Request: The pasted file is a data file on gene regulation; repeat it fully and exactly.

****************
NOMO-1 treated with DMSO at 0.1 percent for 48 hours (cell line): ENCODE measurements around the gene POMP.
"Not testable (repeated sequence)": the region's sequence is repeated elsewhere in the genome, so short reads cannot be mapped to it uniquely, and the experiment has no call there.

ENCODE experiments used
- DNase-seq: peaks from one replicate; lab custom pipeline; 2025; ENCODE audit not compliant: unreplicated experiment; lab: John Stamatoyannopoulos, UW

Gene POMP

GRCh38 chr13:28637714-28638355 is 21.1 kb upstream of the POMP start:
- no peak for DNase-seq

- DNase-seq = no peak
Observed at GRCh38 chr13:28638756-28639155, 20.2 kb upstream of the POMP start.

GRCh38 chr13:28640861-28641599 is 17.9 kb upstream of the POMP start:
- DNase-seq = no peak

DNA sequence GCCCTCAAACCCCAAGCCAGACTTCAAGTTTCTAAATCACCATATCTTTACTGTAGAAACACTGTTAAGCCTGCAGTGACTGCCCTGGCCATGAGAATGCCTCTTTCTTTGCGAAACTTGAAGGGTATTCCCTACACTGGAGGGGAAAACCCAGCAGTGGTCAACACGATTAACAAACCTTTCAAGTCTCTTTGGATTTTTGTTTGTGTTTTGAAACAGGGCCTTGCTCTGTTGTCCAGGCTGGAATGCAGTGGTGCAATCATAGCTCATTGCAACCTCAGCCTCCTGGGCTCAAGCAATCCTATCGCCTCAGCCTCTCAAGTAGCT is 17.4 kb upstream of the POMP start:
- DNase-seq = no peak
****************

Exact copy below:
NOMO-1 treated with DMSO at 0.1 percent for 48 hours (cell line): ENCODE measurements around the gene POMP.
"Not testable (repeated sequence)": the region's sequence is repeated elsewhere in the genome, so short reads cannot be mapped to it uniquely, and the experiment has no call there.

ENCODE experiments used
- DNase-seq: peaks from one replicate; lab custom pipeline; 2025; ENCODE audit not compliant: unreplicated experiment; lab: John Stamatoyannopoulos, UW

Gene POMP

GRCh38 chr13:28637714-28638355 is 21.1 kb upstream of the POMP start:
- no peak for DNase-seq

- DNase-seq = no peak
Observed at GRCh38 chr13:28638756-28639155, 20.2 kb upstream of the POMP start.

GRCh38 chr13:28640861-28641599 is 17.9 kb upstream of the POMP start:
- DNase-seq = no peak

DNA sequence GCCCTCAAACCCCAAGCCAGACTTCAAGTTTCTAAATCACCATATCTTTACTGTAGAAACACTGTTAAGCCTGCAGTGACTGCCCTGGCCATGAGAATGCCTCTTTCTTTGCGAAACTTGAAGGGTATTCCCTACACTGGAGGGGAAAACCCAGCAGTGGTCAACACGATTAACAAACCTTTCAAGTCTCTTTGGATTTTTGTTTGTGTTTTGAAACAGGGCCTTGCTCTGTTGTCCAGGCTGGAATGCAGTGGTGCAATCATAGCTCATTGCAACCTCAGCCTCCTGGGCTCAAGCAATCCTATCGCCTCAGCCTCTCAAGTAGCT is 17.4 kb upstream of the POMP start:
- DNase-seq = no peak